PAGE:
Stellenangebote

Die Dr. Brill + Partner GmbH Institut für Hygiene und Mikrobiologie ist ein führender Anbieter von Dienstleistungen im Bereich der angewandten Hygiene, Mikrobiologie und Virologie in Europa. Unsere Leistungen beinhalten Beratung, Schulung und Labordienstleistungen.

Unseren internationalen Kundenkreis, bestehend aus innovativen kleinen, mittelständischen sowie großen, global tätigen Konzernen der Life Science Branche betreuen wir von drei Standorten aus mit Hingabe und Leidenschaft im Interesse der Kunden, die bei uns im Mittelpunkt stehen. Unsere S2/L2 Laboratorien sind durch die Deutsche Akkreditierungsstelle DAkkS nach EN ISO/IEC 17025 akkreditiert und von der nationalen Behörde für Medizinprodukte und Pharmazeutische Produkte ZLG anerkannt.
Unser hochmotiviertes und engagiertes Team steht im Mittelpunkt unserer Arbeit und sorgt durch Einsatzfreude, Flexibilität und Fleiß für unseren Erfolg.
Mit Hingabe und Leidenschaft – werden Sie unser neues Teammitglied!

Early-Stage Researcher (ESR) - PhD Student Position (m/f/d)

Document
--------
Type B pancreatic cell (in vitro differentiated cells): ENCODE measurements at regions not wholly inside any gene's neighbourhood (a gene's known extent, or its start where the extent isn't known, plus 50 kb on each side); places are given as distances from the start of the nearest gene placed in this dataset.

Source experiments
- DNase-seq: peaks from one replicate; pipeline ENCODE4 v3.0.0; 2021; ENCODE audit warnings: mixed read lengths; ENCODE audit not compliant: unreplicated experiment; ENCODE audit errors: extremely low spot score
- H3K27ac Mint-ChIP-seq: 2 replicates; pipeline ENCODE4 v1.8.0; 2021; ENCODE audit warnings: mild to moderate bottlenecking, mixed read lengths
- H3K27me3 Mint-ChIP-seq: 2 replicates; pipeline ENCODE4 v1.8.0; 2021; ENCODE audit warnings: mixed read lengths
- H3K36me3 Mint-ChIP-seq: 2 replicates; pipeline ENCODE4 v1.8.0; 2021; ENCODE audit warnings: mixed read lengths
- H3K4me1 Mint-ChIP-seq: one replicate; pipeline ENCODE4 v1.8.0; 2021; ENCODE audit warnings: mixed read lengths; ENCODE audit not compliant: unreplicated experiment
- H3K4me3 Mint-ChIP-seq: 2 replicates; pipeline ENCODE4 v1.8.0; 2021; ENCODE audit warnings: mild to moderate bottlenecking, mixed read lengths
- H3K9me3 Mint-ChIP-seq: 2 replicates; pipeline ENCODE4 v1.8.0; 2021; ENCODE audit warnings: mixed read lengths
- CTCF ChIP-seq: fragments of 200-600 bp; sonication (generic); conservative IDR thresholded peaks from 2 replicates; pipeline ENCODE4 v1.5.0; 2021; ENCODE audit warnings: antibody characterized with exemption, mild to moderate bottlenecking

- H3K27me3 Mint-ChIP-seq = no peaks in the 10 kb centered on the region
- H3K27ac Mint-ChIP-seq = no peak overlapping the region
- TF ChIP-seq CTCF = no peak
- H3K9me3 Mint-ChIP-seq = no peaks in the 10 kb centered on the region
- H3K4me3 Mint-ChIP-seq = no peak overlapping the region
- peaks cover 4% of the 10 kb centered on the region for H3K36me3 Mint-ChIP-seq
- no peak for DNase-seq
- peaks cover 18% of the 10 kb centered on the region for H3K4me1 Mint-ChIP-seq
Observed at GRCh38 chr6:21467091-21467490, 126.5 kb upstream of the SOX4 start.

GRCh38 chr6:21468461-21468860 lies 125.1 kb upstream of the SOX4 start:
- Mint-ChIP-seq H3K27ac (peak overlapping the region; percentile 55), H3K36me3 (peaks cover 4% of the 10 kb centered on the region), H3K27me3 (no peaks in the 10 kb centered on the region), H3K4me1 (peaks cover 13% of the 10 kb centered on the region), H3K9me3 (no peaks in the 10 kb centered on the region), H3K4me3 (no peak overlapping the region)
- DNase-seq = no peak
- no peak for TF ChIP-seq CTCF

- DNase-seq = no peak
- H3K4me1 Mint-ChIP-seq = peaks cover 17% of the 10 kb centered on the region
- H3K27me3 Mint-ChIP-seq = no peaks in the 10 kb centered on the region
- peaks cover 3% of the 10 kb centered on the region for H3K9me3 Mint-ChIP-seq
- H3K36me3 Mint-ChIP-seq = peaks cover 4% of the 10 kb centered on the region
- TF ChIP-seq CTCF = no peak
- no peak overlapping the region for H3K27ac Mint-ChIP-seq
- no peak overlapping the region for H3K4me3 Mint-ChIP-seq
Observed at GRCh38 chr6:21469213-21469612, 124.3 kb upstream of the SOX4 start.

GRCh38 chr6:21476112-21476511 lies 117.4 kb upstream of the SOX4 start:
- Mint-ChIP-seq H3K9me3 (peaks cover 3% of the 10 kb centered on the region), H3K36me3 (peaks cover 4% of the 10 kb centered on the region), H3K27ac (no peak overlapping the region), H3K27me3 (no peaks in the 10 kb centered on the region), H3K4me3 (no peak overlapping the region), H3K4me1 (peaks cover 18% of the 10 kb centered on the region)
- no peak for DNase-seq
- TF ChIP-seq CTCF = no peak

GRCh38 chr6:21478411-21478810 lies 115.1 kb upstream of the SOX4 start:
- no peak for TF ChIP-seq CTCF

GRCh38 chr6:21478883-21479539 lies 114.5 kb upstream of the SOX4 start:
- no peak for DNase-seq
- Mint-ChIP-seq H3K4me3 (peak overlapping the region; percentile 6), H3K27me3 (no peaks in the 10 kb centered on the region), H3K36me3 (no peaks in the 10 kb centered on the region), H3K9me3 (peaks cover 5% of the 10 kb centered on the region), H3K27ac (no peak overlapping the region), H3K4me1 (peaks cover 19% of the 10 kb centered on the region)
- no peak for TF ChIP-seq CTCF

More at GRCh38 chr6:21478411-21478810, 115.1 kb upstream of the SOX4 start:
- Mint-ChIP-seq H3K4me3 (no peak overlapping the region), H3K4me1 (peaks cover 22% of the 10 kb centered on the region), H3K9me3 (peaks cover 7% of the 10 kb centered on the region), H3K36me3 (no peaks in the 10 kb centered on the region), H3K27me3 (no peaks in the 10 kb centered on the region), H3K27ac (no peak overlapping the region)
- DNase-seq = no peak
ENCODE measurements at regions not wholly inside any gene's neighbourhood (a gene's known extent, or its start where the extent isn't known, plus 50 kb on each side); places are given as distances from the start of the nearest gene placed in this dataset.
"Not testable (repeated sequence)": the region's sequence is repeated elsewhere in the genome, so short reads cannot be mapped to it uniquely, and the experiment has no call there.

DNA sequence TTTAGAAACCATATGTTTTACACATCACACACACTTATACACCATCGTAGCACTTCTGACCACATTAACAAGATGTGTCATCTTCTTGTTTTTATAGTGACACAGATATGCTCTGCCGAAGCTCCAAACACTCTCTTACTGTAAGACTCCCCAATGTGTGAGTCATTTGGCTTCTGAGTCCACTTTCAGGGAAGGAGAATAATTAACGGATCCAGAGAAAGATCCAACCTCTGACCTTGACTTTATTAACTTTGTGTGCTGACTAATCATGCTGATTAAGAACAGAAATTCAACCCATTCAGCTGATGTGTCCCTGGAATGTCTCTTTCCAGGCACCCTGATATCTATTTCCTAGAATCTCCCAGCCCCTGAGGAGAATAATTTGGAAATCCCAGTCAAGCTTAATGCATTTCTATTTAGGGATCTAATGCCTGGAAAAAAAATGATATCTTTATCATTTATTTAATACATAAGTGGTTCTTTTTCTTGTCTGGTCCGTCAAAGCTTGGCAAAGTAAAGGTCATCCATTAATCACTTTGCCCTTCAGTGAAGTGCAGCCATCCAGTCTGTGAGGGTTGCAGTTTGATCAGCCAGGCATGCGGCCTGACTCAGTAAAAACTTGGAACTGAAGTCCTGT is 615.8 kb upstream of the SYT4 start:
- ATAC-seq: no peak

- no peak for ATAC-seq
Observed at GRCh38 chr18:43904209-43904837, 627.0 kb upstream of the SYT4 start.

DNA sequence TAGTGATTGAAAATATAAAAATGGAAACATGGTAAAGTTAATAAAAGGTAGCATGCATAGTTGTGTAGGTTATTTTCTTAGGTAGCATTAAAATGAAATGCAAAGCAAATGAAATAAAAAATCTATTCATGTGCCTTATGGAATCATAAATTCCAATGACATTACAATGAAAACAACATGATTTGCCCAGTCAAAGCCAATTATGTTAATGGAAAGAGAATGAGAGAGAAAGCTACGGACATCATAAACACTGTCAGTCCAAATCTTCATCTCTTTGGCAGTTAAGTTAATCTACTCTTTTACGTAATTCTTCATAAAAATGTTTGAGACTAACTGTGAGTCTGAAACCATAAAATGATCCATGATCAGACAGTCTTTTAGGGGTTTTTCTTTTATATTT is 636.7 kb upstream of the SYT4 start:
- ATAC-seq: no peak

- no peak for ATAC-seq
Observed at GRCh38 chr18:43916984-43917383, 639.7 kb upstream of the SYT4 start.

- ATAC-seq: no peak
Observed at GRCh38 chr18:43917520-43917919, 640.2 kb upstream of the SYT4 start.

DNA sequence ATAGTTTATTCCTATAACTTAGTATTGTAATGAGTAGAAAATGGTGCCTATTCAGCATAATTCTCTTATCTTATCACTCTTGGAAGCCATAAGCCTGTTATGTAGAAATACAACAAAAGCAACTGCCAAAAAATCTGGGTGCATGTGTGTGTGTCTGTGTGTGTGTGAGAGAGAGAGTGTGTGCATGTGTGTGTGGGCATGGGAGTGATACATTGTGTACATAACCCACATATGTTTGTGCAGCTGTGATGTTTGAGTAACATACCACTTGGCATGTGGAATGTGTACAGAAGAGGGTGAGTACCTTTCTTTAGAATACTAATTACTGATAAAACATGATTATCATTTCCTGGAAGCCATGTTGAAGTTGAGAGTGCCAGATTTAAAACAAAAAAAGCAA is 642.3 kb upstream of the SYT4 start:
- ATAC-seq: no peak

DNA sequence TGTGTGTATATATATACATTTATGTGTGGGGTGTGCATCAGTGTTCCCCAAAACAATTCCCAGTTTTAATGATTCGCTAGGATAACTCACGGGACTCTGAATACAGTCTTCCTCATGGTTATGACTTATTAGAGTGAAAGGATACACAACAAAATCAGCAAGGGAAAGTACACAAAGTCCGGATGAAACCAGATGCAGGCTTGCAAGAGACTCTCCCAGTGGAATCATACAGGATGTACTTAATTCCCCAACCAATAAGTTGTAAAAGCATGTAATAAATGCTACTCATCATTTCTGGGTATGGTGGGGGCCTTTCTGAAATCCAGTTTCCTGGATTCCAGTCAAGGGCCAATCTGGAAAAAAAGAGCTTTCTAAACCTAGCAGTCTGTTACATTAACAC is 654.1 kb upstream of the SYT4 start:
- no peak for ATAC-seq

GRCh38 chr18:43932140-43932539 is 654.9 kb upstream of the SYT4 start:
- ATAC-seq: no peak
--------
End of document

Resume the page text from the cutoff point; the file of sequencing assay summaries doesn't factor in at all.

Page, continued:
For a new EU funded project: ICEBIO “Microbial and biogeochemical processes in a range of glacial ecosystems, the exchanges between them and the surrounding ecosystems” we are looking for an early state researcher to join our team as a PhD student. The successful candidate will be working at Dr. Brill + Partner in Bremen, Germany, with academic supervision done by Nuremberg Hospital. The team of Prof. Dr. Jörg Steinmann, Medical Director of Institute for Clinical Hygiene, Medical Microbiology and Clinical Infectiology, Paracelsus Medical Private University, Nuremberg Hospital, will be responsible for the academic part as well as conferral of the doctorate degree. The ICEBIO consortium comprises 6 leading research teams across Europe (Denmark, France, Germany, Norway, Austria and Switzerland) and two industrial stakeholders (Germany and France). ICEBIO's mission is to train 11 predoctoral researchers in glacier microbiology and biogeochemistry. Glaciers and ice sheets were long believed to be sterile environments, but just like other large ecosystems (e.g., tropical forests, tundra), they are now widely recognized as one of the Earth’s biomes, teeming with life. Active algae, fungi, bacteria and viruses dominate the glacial environment and they have the ability to change the physical and chemical characteristics of the ice and snow, with global effects. Despite their global influence, many of the microbiological processes within the cryosphere remain poorly quantified. A deeper understanding of such processes is relevant to researchers interested in the possibility of life on icy extraterrestrial bodies, the survival and proliferation of life forms on our early Earth, and the positive and negative feedbacks that the cryosphere may have on global warming. The microbial communities living in association with icy environments may also harbor unique metabolic pathways, providing novel opportunities in biotechnology.